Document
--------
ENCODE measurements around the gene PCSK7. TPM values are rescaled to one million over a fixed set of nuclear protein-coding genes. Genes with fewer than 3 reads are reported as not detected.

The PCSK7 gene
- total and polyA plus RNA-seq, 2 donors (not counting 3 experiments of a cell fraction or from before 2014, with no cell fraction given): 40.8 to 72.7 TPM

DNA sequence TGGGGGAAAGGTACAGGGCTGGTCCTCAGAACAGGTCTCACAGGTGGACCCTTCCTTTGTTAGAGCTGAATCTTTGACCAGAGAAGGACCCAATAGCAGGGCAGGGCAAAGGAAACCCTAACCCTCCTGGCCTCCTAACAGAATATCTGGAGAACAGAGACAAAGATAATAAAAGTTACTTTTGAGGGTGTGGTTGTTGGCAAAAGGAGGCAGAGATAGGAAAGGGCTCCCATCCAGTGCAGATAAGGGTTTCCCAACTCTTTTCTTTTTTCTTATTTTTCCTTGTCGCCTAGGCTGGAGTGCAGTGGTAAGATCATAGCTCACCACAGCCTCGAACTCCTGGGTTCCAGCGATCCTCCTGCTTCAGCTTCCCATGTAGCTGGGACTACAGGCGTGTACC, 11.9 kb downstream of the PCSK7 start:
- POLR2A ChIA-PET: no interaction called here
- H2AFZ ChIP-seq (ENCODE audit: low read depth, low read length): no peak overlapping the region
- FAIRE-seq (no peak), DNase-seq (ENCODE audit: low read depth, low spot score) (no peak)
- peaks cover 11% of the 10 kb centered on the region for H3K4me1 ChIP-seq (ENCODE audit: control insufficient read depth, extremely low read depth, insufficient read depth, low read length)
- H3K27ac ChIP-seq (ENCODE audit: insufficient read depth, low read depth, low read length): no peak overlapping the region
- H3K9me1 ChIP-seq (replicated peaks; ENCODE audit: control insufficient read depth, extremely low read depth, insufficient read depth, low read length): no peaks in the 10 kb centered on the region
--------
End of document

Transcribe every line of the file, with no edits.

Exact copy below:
ENCODE measurements around the gene PCSK7. TPM values are rescaled to one million over a fixed set of nuclear protein-coding genes. Genes with fewer than 3 reads are reported as not detected.

The PCSK7 gene
- total and polyA plus RNA-seq, 2 donors (not counting 3 experiments of a cell fraction or from before 2014, with no cell fraction given): 40.8 to 72.7 TPM

DNA sequence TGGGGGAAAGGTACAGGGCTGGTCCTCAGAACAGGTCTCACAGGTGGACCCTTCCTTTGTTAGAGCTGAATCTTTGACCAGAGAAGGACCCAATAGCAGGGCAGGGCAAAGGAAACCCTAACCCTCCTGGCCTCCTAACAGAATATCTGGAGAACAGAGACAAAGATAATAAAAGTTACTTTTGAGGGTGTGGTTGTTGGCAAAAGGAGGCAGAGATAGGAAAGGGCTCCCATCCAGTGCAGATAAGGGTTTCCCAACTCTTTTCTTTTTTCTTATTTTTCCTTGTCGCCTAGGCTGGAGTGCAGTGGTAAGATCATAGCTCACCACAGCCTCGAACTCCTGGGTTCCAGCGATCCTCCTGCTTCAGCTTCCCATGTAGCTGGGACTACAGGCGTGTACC, 11.9 kb downstream of the PCSK7 start:
- POLR2A ChIA-PET: no interaction called here
- H2AFZ ChIP-seq (ENCODE audit: low read depth, low read length): no peak overlapping the region
- FAIRE-seq (no peak), DNase-seq (ENCODE audit: low read depth, low spot score) (no peak)
- peaks cover 11% of the 10 kb centered on the region for H3K4me1 ChIP-seq (ENCODE audit: control insufficient read depth, extremely low read depth, insufficient read depth, low read length)
- H3K27ac ChIP-seq (ENCODE audit: insufficient read depth, low read depth, low read length): no peak overlapping the region
- H3K9me1 ChIP-seq (replicated peaks; ENCODE audit: control insufficient read depth, extremely low read depth, insufficient read depth, low read length): no peaks in the 10 kb centered on the region